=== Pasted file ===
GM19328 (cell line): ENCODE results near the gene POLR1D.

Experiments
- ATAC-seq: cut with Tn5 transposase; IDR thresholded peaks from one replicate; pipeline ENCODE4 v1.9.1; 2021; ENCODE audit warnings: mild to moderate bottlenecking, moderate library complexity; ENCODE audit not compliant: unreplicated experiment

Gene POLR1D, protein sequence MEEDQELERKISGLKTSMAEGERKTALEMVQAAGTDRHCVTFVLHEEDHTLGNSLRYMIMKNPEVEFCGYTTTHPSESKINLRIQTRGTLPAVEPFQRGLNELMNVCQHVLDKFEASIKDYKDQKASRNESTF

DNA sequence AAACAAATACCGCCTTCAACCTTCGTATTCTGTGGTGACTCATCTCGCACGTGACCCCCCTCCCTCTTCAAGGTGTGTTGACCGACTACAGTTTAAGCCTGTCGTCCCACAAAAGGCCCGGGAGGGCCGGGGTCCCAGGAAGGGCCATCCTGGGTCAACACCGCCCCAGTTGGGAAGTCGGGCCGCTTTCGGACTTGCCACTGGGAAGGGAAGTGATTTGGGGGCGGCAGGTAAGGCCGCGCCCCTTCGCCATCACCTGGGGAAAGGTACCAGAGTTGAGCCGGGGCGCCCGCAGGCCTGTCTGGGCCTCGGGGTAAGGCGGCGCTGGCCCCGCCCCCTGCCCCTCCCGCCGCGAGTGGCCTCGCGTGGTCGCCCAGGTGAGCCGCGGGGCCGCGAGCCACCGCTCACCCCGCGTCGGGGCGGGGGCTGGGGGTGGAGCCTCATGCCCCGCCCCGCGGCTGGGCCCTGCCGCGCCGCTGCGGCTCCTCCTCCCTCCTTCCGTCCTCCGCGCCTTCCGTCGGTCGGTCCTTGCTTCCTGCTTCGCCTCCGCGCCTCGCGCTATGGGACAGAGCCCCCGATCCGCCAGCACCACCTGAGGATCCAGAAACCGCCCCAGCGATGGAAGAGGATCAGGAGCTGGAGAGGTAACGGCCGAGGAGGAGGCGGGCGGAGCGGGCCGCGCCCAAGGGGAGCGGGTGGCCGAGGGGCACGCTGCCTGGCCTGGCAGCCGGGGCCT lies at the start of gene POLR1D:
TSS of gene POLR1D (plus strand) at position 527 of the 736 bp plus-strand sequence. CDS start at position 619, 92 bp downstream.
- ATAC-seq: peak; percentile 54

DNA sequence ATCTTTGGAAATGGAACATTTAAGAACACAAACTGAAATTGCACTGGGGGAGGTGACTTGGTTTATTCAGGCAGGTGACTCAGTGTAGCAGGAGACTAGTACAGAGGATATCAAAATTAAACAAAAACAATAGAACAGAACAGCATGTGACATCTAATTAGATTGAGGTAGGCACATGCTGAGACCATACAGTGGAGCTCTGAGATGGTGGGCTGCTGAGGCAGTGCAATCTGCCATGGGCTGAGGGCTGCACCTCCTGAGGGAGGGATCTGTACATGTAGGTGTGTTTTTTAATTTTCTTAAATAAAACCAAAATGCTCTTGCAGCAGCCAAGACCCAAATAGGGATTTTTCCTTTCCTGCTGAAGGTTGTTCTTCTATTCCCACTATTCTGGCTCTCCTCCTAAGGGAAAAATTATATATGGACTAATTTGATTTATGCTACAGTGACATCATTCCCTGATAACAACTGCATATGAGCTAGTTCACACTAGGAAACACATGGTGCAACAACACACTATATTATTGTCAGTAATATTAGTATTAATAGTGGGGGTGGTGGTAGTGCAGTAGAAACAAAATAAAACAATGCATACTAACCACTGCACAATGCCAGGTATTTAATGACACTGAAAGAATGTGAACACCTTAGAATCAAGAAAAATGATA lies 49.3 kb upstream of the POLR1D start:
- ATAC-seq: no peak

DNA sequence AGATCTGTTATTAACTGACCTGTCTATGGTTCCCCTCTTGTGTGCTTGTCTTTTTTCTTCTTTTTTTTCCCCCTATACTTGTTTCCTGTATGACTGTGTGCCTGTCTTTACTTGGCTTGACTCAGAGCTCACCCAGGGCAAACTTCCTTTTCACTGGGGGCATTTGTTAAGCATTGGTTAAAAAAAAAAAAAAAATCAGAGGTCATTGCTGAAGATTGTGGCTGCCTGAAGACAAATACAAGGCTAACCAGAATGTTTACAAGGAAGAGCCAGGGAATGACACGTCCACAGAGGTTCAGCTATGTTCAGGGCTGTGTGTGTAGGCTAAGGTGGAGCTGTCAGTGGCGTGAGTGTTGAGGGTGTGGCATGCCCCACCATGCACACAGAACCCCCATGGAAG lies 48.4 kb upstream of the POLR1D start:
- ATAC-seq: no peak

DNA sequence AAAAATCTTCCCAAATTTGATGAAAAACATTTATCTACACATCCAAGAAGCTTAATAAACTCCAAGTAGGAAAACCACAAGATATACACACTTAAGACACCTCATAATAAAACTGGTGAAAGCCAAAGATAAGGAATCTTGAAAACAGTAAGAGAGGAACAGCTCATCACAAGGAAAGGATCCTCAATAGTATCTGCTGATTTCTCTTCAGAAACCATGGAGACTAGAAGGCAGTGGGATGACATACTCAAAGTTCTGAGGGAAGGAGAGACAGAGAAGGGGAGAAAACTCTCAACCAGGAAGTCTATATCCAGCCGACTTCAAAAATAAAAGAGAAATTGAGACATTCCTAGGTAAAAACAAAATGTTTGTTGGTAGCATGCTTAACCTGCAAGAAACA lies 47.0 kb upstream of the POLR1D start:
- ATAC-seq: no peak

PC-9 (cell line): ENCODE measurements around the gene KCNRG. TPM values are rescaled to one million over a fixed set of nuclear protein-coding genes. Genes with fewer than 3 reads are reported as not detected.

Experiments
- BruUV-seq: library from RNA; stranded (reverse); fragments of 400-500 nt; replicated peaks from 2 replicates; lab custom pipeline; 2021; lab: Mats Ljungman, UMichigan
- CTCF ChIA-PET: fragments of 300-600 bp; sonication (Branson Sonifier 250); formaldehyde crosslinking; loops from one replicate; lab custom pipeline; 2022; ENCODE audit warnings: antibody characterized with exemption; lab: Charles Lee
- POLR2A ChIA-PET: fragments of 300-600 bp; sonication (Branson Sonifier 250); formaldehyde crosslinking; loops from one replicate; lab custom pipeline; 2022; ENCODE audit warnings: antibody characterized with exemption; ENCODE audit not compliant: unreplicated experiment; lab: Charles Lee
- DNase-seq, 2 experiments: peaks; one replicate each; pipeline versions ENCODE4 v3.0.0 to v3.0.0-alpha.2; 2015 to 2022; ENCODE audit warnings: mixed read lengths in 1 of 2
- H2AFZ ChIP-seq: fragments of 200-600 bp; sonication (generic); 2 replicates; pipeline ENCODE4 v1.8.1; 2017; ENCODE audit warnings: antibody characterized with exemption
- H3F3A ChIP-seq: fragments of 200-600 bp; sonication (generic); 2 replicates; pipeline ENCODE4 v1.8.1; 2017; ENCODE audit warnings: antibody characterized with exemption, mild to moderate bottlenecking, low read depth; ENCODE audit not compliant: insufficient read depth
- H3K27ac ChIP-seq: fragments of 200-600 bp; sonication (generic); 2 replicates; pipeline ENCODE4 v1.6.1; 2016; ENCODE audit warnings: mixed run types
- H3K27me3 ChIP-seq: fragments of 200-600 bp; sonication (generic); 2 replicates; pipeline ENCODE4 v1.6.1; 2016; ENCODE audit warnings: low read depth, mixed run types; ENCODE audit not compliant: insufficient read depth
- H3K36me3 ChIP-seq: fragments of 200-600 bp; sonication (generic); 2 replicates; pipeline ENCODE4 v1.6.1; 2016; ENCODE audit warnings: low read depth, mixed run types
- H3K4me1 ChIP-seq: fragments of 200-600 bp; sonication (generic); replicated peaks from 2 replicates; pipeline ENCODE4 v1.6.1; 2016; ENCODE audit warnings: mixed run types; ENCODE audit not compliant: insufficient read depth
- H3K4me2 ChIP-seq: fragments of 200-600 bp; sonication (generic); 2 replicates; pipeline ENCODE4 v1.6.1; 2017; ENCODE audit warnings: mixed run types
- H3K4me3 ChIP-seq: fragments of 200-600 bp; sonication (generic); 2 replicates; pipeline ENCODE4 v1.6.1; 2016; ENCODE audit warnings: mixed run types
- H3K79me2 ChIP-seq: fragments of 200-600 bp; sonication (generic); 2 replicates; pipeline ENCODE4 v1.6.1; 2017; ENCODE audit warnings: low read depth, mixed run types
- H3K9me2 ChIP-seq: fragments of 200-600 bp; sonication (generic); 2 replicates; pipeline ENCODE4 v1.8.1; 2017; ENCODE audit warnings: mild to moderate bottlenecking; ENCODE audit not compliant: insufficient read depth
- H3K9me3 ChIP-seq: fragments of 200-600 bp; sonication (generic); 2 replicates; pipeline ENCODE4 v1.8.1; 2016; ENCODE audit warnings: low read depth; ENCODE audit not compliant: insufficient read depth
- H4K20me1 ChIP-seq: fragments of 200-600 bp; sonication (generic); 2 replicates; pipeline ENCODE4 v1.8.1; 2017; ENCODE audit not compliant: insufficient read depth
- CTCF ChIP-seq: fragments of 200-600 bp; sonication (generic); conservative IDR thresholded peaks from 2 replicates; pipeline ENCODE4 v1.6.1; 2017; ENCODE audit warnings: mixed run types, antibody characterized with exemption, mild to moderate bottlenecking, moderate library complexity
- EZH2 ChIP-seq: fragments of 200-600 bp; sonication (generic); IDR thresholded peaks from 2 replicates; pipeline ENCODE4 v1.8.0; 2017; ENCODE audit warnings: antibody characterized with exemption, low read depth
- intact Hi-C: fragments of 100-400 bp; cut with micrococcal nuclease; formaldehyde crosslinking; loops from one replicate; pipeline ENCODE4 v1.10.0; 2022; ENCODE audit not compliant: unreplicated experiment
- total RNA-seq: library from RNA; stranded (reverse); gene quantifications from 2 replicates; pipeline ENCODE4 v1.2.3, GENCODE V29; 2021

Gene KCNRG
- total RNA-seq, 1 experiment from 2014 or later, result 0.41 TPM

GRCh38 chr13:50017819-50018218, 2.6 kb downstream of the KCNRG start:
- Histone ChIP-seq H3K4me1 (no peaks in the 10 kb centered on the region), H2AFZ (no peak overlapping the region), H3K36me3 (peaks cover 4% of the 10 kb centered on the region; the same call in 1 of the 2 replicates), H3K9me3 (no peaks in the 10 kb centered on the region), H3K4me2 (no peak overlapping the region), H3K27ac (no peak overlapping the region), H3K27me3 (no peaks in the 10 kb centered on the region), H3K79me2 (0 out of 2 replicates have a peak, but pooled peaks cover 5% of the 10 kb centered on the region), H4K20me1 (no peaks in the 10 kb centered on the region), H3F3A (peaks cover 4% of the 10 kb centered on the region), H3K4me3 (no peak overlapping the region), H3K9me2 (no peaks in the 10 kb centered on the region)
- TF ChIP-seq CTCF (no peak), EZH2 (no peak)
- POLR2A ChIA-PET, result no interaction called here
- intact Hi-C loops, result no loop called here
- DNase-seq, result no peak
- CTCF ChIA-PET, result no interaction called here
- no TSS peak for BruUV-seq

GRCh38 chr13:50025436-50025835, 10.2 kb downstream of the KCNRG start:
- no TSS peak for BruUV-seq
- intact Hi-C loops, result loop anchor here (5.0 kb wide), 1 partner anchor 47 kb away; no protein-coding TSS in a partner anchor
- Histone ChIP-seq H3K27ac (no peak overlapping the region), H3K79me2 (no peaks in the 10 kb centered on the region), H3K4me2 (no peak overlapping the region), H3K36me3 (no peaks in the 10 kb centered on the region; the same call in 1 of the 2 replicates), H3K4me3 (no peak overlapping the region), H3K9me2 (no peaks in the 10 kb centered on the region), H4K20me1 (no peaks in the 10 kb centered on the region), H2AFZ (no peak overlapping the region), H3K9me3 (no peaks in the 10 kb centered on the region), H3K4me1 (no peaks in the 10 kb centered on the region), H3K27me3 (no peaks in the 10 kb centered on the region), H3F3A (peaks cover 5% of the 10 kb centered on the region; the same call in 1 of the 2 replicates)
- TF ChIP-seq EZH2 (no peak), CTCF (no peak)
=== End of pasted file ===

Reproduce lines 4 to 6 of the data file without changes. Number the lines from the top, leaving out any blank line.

Gene POLR1D, protein sequence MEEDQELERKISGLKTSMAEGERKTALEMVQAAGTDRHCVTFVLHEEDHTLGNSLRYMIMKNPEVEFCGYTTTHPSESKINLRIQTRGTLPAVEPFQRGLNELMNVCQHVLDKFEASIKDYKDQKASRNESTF

DNA sequence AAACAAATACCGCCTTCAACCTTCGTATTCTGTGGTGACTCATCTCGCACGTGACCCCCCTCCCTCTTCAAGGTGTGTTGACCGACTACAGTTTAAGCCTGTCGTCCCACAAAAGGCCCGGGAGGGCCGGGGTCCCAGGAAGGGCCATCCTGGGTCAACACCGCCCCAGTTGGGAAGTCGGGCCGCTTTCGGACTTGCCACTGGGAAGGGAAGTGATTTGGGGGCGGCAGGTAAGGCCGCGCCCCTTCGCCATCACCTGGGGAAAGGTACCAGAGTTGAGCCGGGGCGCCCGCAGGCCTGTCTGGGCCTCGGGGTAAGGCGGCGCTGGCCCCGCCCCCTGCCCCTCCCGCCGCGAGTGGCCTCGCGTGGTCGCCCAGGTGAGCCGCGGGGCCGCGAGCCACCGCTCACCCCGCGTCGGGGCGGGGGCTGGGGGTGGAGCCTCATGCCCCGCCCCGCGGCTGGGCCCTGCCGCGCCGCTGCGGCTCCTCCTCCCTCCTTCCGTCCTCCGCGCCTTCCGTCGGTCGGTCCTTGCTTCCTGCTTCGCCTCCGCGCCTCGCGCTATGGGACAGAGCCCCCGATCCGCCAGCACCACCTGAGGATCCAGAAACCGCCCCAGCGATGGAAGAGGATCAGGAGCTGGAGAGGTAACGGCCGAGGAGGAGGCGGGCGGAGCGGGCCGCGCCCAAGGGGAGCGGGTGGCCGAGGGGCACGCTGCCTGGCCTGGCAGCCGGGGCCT lies at the start of gene POLR1D:
TSS of gene POLR1D (plus strand) at position 527 of the 736 bp plus-strand sequence. CDS start at position 619, 92 bp downstream.